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Old 14 June 2009, 04:07   #1
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Scorched Props

Hi all,

Heard a rather unusual comment yesterday. Someone (who should know what he's talking about) said that he had looked at the props on all the RIBs we use at my local sailing club and noticed they were "scorched". He said this is caused by superheated air "scorching" the prop when the engine is trimmed up too much and ventilates. He further said he was going to try to stop all the safety boat drivers trimming up, and rather to use more throttle to prevent this "scorching".

I've been a poweboat instructor for five years, and been around boats my whole life and i've never heard this before. I have seen caviatation damage to props, but not on outboards. Has anyone else heard of this idea?

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Old 14 June 2009, 04:40   #2
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I've never heard of Ventilation damage to a prop either. But sounds more like cavitation, where the water superheated right at the surface of the prop and creates billions of little bubbles that damage the prop surface.
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Old 14 June 2009, 05:09   #3
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Yeah, that's a bright lad you have there , burn more gas every day to save a prop change every five or six years! In any case, you'll damage more props launching/recovering than you will from pitting. What's next on his list?

Reduce trimming of sails, to save wear on sheets?
Keep Yachts beached to reduce erosion to antifoul?

He reminds me of certain ribbers (no names!) who buy a 30,000 rib and obsess over whether they use 1 or 1.1L/Nm.
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Old 14 June 2009, 05:15   #4
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Quote:
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sounds more like cavitation, where the water superheated right at the surface of the prop and creates billions of little bubbles that damage the prop surface.
That's what i thought, he might just have the words confused. Have you ever seen significant cav damage on an outboard prop? I've never had to change a RIB prop because of that kind of damage.
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Old 14 June 2009, 06:15   #5
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I've only ever seen props where the paint is damaged. Obviously on Alloy props. But to be honest if you did have problems with serious cavitation, would you seek a soloution, so not that many damaged props around to look at.

BTW, I was told all props suffer with Cavitation given the right situation. That's why billions of 's has been spent researching props for submarines.
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Old 14 June 2009, 06:43   #6
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Originally Posted by Andy_Rs600 View Post
That's what i thought, he might just have the words confused. Have you ever seen significant cav damage on an outboard prop? I've never had to change a RIB prop because of that kind of damage.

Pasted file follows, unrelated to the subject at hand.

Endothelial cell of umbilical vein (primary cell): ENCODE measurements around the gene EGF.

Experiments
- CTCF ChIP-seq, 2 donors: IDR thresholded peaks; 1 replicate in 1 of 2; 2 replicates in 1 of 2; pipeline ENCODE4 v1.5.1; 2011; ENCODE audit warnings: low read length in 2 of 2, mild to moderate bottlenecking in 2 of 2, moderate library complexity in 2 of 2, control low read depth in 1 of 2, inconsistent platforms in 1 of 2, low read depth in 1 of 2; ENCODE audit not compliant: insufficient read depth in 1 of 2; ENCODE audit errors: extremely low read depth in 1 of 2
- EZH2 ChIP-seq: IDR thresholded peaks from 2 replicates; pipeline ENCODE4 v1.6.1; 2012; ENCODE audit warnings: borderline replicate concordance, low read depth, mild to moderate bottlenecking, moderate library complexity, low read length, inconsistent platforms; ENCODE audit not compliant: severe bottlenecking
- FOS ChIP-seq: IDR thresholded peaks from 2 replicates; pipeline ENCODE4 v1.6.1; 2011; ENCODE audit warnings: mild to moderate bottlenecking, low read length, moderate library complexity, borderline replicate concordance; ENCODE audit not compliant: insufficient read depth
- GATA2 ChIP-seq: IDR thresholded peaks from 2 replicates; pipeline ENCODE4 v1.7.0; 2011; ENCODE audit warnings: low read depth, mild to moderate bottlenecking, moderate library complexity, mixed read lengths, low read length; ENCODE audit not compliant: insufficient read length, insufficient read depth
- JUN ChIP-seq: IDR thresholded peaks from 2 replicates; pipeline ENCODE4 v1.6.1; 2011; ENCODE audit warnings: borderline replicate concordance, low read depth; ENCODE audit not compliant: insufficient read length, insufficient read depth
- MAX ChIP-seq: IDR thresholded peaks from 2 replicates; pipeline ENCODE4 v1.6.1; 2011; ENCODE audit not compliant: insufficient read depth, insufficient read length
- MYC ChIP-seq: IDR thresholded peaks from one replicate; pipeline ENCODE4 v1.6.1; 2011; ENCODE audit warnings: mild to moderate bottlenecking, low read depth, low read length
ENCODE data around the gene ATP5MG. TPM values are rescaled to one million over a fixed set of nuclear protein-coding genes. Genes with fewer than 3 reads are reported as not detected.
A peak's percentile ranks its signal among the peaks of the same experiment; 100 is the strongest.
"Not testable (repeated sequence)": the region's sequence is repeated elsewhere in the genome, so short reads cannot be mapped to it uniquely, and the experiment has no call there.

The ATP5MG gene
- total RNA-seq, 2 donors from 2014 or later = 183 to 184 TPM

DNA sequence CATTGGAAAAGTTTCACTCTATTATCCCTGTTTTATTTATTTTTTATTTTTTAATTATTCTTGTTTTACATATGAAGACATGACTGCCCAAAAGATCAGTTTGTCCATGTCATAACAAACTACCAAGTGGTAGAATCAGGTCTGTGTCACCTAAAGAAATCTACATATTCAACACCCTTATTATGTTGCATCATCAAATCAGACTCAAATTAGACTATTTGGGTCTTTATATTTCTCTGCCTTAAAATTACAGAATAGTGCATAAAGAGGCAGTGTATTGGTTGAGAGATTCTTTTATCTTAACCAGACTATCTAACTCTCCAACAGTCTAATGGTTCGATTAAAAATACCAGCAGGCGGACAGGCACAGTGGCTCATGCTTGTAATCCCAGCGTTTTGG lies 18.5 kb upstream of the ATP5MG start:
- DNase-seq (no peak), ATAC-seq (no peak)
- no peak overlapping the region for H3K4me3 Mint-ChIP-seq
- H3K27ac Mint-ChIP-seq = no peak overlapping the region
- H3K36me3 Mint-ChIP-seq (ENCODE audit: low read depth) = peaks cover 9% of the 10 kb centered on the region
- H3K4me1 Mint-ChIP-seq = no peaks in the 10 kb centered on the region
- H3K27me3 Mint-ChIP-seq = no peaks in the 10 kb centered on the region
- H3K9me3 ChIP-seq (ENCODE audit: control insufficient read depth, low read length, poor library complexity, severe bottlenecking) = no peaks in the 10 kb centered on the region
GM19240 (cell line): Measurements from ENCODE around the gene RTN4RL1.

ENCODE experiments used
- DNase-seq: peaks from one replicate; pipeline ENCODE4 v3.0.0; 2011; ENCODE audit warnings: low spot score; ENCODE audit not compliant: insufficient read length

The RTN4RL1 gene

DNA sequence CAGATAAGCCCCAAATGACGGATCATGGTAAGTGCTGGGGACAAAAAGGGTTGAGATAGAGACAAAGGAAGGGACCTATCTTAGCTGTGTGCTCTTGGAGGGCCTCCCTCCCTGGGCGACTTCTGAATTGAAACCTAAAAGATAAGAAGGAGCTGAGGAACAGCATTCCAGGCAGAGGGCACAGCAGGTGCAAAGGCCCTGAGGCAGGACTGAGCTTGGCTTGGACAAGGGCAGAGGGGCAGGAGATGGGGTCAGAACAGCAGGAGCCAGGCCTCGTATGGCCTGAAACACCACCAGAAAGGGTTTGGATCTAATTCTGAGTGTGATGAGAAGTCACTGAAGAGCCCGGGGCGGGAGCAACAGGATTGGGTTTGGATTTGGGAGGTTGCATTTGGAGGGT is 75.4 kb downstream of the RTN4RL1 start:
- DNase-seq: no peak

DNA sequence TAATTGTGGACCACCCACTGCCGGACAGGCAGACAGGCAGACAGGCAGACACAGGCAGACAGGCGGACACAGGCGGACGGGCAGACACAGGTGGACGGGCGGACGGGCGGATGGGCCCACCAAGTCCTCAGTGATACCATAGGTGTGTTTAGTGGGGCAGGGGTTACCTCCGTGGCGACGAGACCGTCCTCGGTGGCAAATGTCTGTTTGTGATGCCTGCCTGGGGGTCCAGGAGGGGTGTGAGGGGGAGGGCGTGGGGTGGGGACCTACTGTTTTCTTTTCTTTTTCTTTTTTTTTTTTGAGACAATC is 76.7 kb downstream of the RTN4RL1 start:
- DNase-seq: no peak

I've seen it, but it's never been bad enough to be a problem.
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Old 14 June 2009, 07:14   #7
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chuffin ell,
i was showing Ian sharlot my prop only yesteday, and asking his opinion why the prop has lost the paint on the tips and only on one side, looks as if i have run it in the sand, but i know i have not done so, + its one side only and not the tip edge,
my conclusion engine was set to high on transom i have lowerd it an inch now + up a pitch on new prop see how it goes but yes was prone to rev its nads of if trimed any thing above half way, i thought the prop bush was naff,
but have seen 52 on the gps
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Old 14 June 2009, 08:19   #8
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Quote:
Originally Posted by Andy_Rs600 View Post
Hi all,

Heard a rather unusual comment yesterday. Someone (who should know what he's talking about) said that he had looked at the props on all the RIBs we use at my local sailing club and noticed they were "scorched". He said this is caused by superheated air "scorching" the prop when the engine is trimmed up too much and ventilates. He further said he was going to try to stop all the safety boat drivers trimming up, and rather to use more throttle to prevent this "scorching".

I've been a poweboat instructor for five years, and been around boats my whole life and i've never heard this before. I have seen caviatation damage to props, but not on outboards. Has anyone else heard of this idea?

Have fun.
Wow, makes me laugh because that would mean all offshore racing or drag boats would have this problem. I run a 23" cleaver with my prop shaft 4" below pad and zero problems. It's still too flighty up front so setting back 6" plus lifting 2" more. My props look great and really this guy should stay away from boats since he's a little
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Old 14 June 2009, 08:34   #9
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So far over the last three years I have found the cavitation caused when the prop starts digging gravel to be more of a problem than anything else
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Old 14 June 2009, 14:05   #10
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I believe that this can also be caused by having a prop thats diameter is too small.
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